W6 - When Changes at the Margins are Not Nearly Enough: Designing and Implementing Comprehensive Change
There is a new normal in higher education today, and it is prompting colleges and universities to consider change in comprehensive rather than compartmental ways. Systemic academic change, however, is hard at the political, interpersonal, educational, and structural level, and few institutions of higher learning are undertaking it wholesale. Hiram College—a small, residential liberal arts institution in Northeast Ohio—is leading the way in conceptualizing and implementing wide and deep changes that are rare today but will become increasingly common. Within a two-year period, administrators and faculty leaders expect to enhance the first-year experience, totally revamp the core curriculum, completely reconfigure new and existing majors and minors into five interdisciplinary schools, and identify and assess a 21st-century skill set and mindset students are expected to demonstrate at graduation. In going about this work, the College reshaped and resized its staff and faculty, adding or augmenting programs of promise and eliminating or reducing those that struggled to attract students.
Hiram did not get it all right; parts of their journey were expedited by paths cleared by many; others were impeded by barriers that leaders might have dismantled earlier in the process. While the journey is far from over, the College President and Chair of the Faculty are willing to share goals, lessons learned, milestones achieved, and hardships confronted and diverted in this unusual what-you-might-learn-from-us account of systemic change. Participants will receive myriad materials that guided this process: prioritization templates, timelines, announcement memos, and more. Facilitators will lead a structured discussion that allows for questions and interaction.
Lori E. Varlotta, was appointed as the 22nd president of Hiram College (OH) in July 2014. Under her leadership, the 170-year-old college in Northeast Ohio has celebrated many firsts and broken records in key areas. For each of the last three fiscal years, for example, she and the development team have logged in record fundraising years, helping the College achieve its strongest financial position in recent history.
Varlotta, her cabinet, and teams of faculty and staff have spent the last couple of years designing a bold plan of comprehensive change that positions Hiram as a model for the New Liberal Arts. This model combines contemporary and classic majors, prioritizes integrative and interdisciplinary learning, guarantees that all students complete an experiential activity, and promotes mindful technology.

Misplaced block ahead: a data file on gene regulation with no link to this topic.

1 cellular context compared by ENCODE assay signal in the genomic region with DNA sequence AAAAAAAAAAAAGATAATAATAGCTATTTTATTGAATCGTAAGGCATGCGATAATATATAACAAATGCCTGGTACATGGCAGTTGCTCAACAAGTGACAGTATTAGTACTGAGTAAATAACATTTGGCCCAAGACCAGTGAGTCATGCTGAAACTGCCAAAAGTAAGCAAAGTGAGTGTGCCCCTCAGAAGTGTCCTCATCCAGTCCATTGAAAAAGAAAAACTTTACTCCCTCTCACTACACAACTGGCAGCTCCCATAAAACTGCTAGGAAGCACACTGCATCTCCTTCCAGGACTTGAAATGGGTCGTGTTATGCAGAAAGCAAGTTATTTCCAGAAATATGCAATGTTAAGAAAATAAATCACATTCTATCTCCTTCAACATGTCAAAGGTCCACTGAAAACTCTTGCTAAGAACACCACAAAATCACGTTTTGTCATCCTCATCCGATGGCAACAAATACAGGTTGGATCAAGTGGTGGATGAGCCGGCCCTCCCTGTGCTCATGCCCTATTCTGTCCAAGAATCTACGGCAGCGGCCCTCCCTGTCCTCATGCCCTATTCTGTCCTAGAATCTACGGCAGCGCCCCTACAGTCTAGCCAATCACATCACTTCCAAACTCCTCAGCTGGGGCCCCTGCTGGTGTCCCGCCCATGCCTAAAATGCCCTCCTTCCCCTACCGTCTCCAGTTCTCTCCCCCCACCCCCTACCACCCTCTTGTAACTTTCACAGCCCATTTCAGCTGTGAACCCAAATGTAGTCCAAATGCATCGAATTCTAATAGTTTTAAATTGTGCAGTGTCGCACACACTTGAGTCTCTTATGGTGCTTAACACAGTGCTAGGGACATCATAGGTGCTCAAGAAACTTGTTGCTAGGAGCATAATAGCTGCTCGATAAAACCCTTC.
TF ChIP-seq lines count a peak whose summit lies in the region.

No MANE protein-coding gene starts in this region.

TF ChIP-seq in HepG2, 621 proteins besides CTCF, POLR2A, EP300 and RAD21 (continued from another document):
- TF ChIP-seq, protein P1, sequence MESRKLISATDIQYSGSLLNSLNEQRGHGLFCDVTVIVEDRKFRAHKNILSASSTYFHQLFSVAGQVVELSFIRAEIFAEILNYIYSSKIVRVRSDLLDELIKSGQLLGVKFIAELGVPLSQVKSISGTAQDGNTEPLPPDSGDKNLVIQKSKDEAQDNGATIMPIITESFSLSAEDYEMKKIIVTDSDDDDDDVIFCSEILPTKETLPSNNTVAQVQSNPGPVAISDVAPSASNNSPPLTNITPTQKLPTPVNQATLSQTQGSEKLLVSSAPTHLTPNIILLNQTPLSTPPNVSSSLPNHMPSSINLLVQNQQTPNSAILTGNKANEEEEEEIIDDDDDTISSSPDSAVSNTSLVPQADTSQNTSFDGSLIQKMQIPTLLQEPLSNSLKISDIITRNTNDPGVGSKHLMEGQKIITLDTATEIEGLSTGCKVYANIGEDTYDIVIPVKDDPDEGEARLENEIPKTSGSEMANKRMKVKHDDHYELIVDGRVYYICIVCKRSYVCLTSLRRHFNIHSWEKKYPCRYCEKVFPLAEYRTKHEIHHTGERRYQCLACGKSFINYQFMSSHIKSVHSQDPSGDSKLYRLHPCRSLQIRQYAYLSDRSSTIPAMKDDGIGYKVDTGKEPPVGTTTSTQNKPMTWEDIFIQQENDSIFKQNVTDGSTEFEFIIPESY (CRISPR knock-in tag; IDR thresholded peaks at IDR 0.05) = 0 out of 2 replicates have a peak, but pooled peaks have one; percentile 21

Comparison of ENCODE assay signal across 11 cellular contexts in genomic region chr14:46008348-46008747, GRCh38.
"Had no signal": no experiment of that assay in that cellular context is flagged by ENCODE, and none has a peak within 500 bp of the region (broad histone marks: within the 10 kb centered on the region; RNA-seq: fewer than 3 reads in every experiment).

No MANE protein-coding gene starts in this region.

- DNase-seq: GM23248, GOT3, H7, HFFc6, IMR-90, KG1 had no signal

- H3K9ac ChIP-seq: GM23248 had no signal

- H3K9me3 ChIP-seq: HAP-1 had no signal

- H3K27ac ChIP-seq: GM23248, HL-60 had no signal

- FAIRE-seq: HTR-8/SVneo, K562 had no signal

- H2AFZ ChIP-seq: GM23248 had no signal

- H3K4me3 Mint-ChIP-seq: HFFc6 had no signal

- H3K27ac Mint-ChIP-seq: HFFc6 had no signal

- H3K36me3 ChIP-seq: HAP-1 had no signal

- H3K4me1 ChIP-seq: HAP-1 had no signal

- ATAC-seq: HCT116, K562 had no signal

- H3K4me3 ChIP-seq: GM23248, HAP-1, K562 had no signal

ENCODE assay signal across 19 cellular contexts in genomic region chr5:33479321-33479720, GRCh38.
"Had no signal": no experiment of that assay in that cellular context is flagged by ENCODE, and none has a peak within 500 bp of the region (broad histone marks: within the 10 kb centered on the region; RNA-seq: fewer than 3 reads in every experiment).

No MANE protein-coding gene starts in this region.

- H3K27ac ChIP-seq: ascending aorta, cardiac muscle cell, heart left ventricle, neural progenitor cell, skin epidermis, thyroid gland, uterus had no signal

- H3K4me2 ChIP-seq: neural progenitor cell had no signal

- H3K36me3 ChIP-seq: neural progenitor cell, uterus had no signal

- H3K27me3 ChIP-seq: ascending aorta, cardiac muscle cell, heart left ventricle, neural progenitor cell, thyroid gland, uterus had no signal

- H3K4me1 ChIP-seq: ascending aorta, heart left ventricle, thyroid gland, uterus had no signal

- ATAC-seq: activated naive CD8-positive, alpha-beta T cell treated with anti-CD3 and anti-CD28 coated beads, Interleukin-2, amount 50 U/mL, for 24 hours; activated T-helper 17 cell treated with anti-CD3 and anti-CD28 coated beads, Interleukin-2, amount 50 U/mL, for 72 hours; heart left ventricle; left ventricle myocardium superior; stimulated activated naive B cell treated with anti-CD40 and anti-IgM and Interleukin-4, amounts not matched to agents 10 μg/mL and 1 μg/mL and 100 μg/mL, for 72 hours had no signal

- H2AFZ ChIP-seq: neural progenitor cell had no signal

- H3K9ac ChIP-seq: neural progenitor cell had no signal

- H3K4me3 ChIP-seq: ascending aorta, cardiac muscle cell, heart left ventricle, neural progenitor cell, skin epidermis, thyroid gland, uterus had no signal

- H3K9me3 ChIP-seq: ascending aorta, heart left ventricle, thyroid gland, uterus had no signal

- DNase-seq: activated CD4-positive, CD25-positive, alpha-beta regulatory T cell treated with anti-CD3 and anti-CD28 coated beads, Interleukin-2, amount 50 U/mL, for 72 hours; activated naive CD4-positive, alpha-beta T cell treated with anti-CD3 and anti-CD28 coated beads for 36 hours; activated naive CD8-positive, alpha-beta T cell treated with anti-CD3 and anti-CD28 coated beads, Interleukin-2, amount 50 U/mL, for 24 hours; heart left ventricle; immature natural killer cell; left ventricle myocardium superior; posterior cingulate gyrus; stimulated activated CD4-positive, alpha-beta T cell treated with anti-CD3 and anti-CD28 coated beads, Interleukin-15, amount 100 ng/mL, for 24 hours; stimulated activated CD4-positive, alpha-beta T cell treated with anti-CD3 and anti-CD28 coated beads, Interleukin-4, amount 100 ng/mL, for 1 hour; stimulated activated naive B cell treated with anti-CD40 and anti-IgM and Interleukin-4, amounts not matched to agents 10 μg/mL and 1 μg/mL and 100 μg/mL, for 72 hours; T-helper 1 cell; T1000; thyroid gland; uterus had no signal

Changes of this breadth and scope do not always come easy to colleges that date back to the mid-nineteenth century, but Varlotta’s commitment to using shared governance structures as vital mechanisms of change has served the College well. As soon as she arrived at Hiram, President Varlotta revitalized shared governance so that faculty, staff, and students could systematically participate in decision-making processes. These entities have played a role in vetting the most recent Strategic Plan and weighing into and shaping the systemic change process that is unfolding at this very moment.
Prior to Hiram, Dr. Varlotta spent 11 years at California State University, Sacramento. At the time of her departure, she served as senior vice president for planning, enrollment management, and student affairs, where she led 31 departments in the areas of enrollment, student life, retention, educational equity, and NCAA Division I athletics.
Varlotta’s 33-year career in higher education administration extends beyond any single campus. She is frequently invited to regional and national conferences to address pressing issues in higher education, such as retention and graduation, planning and budgeting, and transparency and accountability. She has published extensively on the topics of higher education assessment and accountability; student success and graduation; health and wellness; and community, identity, and service.
A proud first-generation college student, Varlotta earned a Bachelor of Arts degree in philosophy at the University of Notre Dame (Indiana), a Master of Science degree in cultural foundations of education from Syracuse University (New York), and an interdisciplinary Doctor of Philosophy degree in educational leadership and feminist philosophy from Miami University (Ohio).
Nicolas Hirsch, associate professor of biology, accepted a position at Hiram as an assistant professor in 2008. He came to Hiram from Eastern Connecticut State University where he was a visiting assistant professor of biology. Professor Hirsch was elected as Hiram Faculty Chair in 2017, a two-year post at the College.
In addition to serving as Faculty Chair, Hirsch has been intimately involved in the systemic redesign that is occurring at Hiram. He was one of five faculty members to serve on the Strategic Academic Team (SAT). This team was charged with making data-driven recommendations to the faculty-at-large, the Vice President of Academic Affairs/Dean of the College, and the President regarding which academic programs should be augmented, added, maintained, reduced, or eliminated. The work was difficult and labor intensive. After months of deliberations, SAT made recommendations that were accepted in full by the Dean of the College, the President, and ultimately the Board of Trustees.